Some are immediately apparent, others are only noticeable at a second glance: Little oddities in the midst of everyday life, right in the middle of the city. Why did an Asian pavilion suddenly appear at Potsdamer Platz? Why do pink pipes run over every other street in Berlin? And what are these abandoned places that nobody seems to use anymore, but which are still a prominent feature of Berlin’s cityscape?
We have revealed them – Berlin’s mysteries. Because Berlin is always more than meets the eye ...
So, why not use your Easter walk to discover the secrets of Berlin and find surprises.
By the way, we have put together numerous other insider tips for Berlin.
The pavilion at Potsdamer Platz
One day, it just appeared, as if out of thin air, where Potsdamer Platz and Tilla-Durieux-Park meet: A small pavilion made out of colourful wood. For a long time, it was blocked off by a construction fence which gave the whole thing a dreary appearance. Fortunately, that’s gone now. And instead there is an information plaque on the wall that reveals the mystery: The Korean Cultural Centre erected the Unification Pavilion to promote its desire for a reunified Korea.
Rabbits on Chausseestraße?
Have you ever noticed the golden rabbits hopping across Chausseestraße in Mitte? The approximately 50 brass rabbit plates are already 17 years old. They were placed on Berlin’s streets to remind us of the death strip between the East and West and, to be more precise, its inhabitants.
Because the no man’s land was actually full of life – thousands of rabbits lived on the strip, which was up to 100 metres wide in places, and they were essentially penned in when the Berlin Wall was constructed. For years they munched on the grass strip undisturbed, safely watched over by border guards and protected by high walls and barbed wire fences. In this ecological microcosm they multiplied so prolifically that they became a plague and their tunnels almost brought down the Wall. What followed were poisoning campaigns, withered grass and an order to shoot the rabbits. The dramatic story of the Wall rabbits is still remembered today. T
he Oscar-nominated documentary Rabbit à la Berlin (2009) also tells their story. And to this day, the golden plaques on the streets remind us how the Berlin Wall changed not only people's lives forever, but also the lives of these creatures too.
The missing building numbers
You probably only noticed it while shopping on Kurfürstendamm if you were looking for a specific house number: Some of the building numbers have disappeared: 1 to 10 and 77 to 89 are completely missing. Where did they go? 1 through to 10 fell victim when the street was renamed in the 1920s. However the fate of numbers 77 through 89 still remains a mystery.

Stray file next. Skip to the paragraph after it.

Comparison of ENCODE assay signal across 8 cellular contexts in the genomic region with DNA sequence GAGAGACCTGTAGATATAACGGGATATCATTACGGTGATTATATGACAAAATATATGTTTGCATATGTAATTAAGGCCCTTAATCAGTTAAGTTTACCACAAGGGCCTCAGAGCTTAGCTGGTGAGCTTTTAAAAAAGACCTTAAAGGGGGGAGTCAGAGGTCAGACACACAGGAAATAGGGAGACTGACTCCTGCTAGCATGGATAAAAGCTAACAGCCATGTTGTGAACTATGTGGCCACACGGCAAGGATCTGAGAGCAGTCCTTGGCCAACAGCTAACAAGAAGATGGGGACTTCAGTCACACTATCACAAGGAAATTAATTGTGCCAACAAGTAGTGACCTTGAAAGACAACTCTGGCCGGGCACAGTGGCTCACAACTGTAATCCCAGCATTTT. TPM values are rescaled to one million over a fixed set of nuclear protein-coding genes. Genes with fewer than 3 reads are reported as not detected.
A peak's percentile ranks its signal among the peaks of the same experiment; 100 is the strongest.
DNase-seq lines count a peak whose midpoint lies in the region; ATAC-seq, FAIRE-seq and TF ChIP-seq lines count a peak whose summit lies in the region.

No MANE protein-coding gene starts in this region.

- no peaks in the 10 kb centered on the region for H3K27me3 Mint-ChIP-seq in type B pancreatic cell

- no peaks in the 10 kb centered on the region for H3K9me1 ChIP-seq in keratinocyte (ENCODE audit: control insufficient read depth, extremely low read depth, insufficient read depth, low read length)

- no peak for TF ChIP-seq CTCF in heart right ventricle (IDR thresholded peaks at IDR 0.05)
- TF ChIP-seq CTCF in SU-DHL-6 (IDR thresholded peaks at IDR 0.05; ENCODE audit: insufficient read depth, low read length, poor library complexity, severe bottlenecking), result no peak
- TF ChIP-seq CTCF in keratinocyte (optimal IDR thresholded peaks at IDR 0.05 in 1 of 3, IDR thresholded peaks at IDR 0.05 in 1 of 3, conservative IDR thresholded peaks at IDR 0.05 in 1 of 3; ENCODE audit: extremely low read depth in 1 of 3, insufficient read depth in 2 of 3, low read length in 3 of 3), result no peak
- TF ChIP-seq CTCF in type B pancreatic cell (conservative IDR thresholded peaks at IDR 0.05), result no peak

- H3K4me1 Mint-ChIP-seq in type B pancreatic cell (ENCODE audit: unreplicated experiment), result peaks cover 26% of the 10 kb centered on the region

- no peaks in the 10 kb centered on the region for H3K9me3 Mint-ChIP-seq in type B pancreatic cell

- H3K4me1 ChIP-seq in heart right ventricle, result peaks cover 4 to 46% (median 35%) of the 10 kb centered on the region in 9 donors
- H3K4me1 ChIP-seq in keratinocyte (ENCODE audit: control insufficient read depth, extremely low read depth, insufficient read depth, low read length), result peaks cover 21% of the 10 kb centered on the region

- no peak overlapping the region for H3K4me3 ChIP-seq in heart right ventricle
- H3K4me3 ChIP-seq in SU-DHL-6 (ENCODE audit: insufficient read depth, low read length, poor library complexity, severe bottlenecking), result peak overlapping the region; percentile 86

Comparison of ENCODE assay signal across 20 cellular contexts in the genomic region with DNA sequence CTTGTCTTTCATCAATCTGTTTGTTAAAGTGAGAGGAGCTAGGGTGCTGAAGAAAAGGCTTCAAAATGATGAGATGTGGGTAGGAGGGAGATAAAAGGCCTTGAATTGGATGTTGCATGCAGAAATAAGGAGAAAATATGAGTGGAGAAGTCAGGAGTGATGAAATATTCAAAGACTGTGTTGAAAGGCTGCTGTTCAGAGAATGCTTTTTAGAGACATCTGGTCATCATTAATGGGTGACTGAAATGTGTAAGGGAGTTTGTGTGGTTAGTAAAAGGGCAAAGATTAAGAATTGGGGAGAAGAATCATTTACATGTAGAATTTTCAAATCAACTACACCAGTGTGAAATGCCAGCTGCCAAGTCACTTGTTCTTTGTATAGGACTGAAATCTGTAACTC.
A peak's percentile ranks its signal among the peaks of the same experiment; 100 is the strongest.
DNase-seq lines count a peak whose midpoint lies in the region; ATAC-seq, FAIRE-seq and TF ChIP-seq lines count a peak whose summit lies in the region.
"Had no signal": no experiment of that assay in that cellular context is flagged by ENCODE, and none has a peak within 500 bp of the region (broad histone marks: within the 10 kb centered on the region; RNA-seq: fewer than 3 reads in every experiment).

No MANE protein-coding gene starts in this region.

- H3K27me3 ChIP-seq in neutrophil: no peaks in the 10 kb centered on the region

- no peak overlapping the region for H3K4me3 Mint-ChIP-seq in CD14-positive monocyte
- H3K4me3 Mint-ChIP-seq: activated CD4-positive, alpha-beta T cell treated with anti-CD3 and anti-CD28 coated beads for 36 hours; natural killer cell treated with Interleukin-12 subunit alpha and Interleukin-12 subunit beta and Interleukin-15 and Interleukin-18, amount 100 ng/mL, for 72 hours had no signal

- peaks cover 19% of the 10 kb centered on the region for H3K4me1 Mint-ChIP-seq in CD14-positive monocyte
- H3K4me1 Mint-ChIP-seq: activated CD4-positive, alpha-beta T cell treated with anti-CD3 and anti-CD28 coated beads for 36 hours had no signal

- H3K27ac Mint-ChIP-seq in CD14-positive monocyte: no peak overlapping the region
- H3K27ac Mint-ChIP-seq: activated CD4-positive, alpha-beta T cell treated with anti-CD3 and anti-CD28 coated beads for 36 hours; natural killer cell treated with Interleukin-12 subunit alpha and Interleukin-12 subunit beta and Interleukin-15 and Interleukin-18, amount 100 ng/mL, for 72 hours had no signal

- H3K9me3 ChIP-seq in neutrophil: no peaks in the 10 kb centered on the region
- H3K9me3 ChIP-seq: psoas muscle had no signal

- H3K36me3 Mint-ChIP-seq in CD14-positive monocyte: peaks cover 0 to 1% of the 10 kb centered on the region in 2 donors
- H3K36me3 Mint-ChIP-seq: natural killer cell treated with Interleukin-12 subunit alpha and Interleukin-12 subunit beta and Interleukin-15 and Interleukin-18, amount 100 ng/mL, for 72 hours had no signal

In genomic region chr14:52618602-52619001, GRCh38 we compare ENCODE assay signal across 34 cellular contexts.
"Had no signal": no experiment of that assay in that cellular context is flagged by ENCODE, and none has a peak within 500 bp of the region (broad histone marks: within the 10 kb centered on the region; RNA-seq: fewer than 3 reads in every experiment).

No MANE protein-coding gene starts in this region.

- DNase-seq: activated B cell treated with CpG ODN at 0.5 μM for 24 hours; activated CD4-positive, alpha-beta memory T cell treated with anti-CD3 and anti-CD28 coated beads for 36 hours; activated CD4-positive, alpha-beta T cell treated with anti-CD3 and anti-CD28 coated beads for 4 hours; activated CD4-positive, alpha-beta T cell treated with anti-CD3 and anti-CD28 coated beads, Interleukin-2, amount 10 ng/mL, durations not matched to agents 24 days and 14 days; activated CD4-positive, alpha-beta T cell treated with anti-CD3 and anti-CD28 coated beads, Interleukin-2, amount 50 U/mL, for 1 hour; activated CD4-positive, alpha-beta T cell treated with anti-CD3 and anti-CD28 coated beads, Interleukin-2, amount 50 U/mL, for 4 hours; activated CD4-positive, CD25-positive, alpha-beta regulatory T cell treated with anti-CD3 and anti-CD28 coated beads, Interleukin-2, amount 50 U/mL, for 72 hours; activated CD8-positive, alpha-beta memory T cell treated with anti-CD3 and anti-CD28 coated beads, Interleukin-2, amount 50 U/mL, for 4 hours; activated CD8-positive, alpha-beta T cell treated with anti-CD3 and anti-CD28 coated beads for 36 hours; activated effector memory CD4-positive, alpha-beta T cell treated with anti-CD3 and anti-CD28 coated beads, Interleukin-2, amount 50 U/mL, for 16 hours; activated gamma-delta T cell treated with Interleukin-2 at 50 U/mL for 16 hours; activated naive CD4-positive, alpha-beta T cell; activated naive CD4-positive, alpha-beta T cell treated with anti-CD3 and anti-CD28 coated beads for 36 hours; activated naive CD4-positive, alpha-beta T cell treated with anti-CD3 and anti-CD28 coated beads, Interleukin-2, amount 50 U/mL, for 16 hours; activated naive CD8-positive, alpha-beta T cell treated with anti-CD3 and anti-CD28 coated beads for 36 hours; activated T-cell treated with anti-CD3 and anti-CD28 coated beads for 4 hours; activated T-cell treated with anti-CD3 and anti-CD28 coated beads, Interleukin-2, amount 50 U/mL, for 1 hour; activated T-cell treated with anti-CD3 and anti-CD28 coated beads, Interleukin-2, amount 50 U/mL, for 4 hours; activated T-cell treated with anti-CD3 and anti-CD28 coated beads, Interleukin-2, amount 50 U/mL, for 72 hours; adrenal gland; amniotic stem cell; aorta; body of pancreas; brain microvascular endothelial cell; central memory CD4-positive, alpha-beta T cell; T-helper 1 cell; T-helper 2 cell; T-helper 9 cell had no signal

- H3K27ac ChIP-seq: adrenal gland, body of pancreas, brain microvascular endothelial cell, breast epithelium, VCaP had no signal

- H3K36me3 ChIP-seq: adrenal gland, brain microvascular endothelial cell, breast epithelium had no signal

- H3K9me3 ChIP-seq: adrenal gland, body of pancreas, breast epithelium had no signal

Yoga at Berlin’s traffic lights
Sometimes we Berliners stand dreamily at the traffic lights, waiting for them to turn green and take a look around. This is the moment when the Street Yogi unexpectedly makes us smile. Usually the little man made of cork and kebab skewers takes a seat on street signs and shows us Hatha Yoga poses.
He was invented by the sports teacher Josef Foos. Today there are more than 1,000 Street Yogis in Berlin – and besides yoga they also play football, go climbing or do some knitting.
Pink pipes over Berlin’s streets
Sometimes we Berliners get a bit annoyed waiting for the traffic lights to turn green and take a look around. This time it’s not a Street Yogi that makes us smile, but rather something that makes us think. Huge pink, sometimes blue pipes hang over many streets. Why? They channel groundwater from construction sites into the Spree.
And since there are always construction sites somewhere in Berlin, the pink and blue pipes are very present in the cityscape. And by the way, the largest pink pipe is the TUB circulation channel at the TU Berlin. This pink pipe has even become an architectural highlight.
Who is that sitting in the Babylon cinema?
There he sits in the large theatre at the Babylon cinema, quite close to the front and in the middle of the row, happily puffing on his cigar. It is the legendary Berlin filmmaker Ernst Lubitsch, or to be more accurate, a statue of him.
In the nineties, the statue sat in Schöneberg’s Notausgang cinema, which was known for its screenings of screwball comedies and other old films and whose name still lights up the eyes of Berlin’s cinema enthusiasts today. After the cinema closed down, the statue moved to the Museum for Film and Television and watched the hustle and bustle of the Sony Center from out the window. Now it is back where it belongs – in the cinema.
And this unconventional building in Steglitz?
And what is the Beer Brush? A high-rise retro-futuristic building stands in the middle of Steglitz on the busy shopping street of Schlossstraße. When it opened in 1976 as the Steglitz tower restaurant, it was modern and trendy, today its best days are behind it. The 47-meter-high tower has housed restaurants and pubs over the years, hence the name Bierpinsel (beer brush). All the old tenants have long since left the building, and the reopening has been delayed. However, the formerly red tower got a colourful street art make-over in 2010.